Global HR trends
The Global Impact of Digital Transformation on the Automotive Industry.
For decades, Automotive has been viewed as a conservative industry offering limited career opportunities compared to emerging sectors.
Guided by new logistical challenges, shifting consumer preferences, and emerging technologies, Automotive has no option but to adapt – today, the industry is empowered to foster innovation, promote sustainability, and modernise recruitment policies to attract top talents.
Our 2024 Automotive Global HR Trends Report, featuring qualitative and quantitative data from 11 countries and over 6500 industry decision makers and candidates, explores this evolving landscape and the new pathways towards a future of inclusivity and innovation.
Decline in the global light vehicle sales from 2019 to 2022
Decline in the global manufacturing industry revenue from 2019 to 2022
EVs will be sold annually in the next seven year
of the industry
Amid economic, technological, and political changes, the automotive industry must rapidly adapt. There’s a high demand for specialist skills, with competition for talents in every area, from design to production. The industry reputation needs to enhance innovation, competitive remuneration and career opportunities. Yet, despite ranking low in sector attractiveness, the industry’s appeal includes
passion for cars, growth opportunities and access to cutting-edge tech innovations.
Despite the recruitment challenges and pressure in the automotive industry, 80.8% of Automotive workers report being satisfied or very satisfied with their jobs.
of Automotive workers are satisfied with their jobs
of digital transformation
New technologies have triggered a change, particularly when we asked experts about the impact on the industry workforce. Manual workers came first with 57.3% and engineers/designers closely followed at 54.6%.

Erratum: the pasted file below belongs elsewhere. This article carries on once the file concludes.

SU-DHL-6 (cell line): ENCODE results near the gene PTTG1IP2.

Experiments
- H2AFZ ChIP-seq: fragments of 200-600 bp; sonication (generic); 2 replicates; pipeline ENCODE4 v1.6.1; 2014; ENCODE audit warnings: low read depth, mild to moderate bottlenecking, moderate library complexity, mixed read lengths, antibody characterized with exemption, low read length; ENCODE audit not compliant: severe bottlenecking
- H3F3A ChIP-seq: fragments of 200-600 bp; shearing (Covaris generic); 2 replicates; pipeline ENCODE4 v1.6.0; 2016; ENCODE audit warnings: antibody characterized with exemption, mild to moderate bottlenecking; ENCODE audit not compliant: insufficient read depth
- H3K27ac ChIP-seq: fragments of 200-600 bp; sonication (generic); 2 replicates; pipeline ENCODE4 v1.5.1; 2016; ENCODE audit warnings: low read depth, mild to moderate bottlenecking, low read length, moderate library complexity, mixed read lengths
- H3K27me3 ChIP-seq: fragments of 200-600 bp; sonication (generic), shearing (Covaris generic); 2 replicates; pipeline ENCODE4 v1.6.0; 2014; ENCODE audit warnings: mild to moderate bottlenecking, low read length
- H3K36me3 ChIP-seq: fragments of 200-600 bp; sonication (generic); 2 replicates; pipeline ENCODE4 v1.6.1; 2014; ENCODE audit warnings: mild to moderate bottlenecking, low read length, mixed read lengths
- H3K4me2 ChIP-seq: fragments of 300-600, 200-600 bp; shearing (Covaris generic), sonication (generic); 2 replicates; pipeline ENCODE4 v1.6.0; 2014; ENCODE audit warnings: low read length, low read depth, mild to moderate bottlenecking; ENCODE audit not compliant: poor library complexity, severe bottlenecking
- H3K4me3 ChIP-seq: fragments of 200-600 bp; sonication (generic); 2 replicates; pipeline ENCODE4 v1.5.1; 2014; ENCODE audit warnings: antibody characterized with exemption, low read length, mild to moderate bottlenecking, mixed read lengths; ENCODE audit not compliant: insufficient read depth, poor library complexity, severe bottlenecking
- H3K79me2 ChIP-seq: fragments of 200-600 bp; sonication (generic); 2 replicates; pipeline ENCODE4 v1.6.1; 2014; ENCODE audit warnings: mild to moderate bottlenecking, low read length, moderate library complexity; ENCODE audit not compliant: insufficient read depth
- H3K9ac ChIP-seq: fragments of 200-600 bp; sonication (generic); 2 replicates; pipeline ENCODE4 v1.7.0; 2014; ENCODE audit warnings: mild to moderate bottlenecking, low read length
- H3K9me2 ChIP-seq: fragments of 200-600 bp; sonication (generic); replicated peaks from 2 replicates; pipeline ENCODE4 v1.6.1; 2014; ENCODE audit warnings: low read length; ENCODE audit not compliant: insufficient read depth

Our study also reveals that a vast majority of experts think that technological advancement has heightened the necessity for employees who possess both technical and non-technical skills.
with upskilling and reskilling
Automotive is charged up with a rising demand for electric and autonomous driving vehicles. As a result, a drastic shift in the skill-requirements of the industry is underway. To address this, companies have already begun to provide digital skill training (39.1%) and workshops and vocational training sessions (36.6%).
of companies are upskilling their workforce
diversity and gender equality
Another issue affecting Automotive is its lack of appeal, particularly among women: in fact, it has been ranked 12th among the most desirable industries to work in.
Once perceived as male dominated, the Automotive industry is now embracing a more inclusive mindset. New technologies and work practices are enabling more women to become part of the industry, and the benefits brought by the growing female workforce – from skill sets to consumer insights – are being widely recognised.
Yet, even as Automotive companies strive to attract and retain more women, there are substantial obstacles to overcome. Our findings reveal that while 80% of organisations are actively working to bridge the gender gap, only 50.3% are ensuring equal pay, and only 40.8% are offering flexible working, parental leave, and child support policies.
of organisations are actively working to bridge the gender gap
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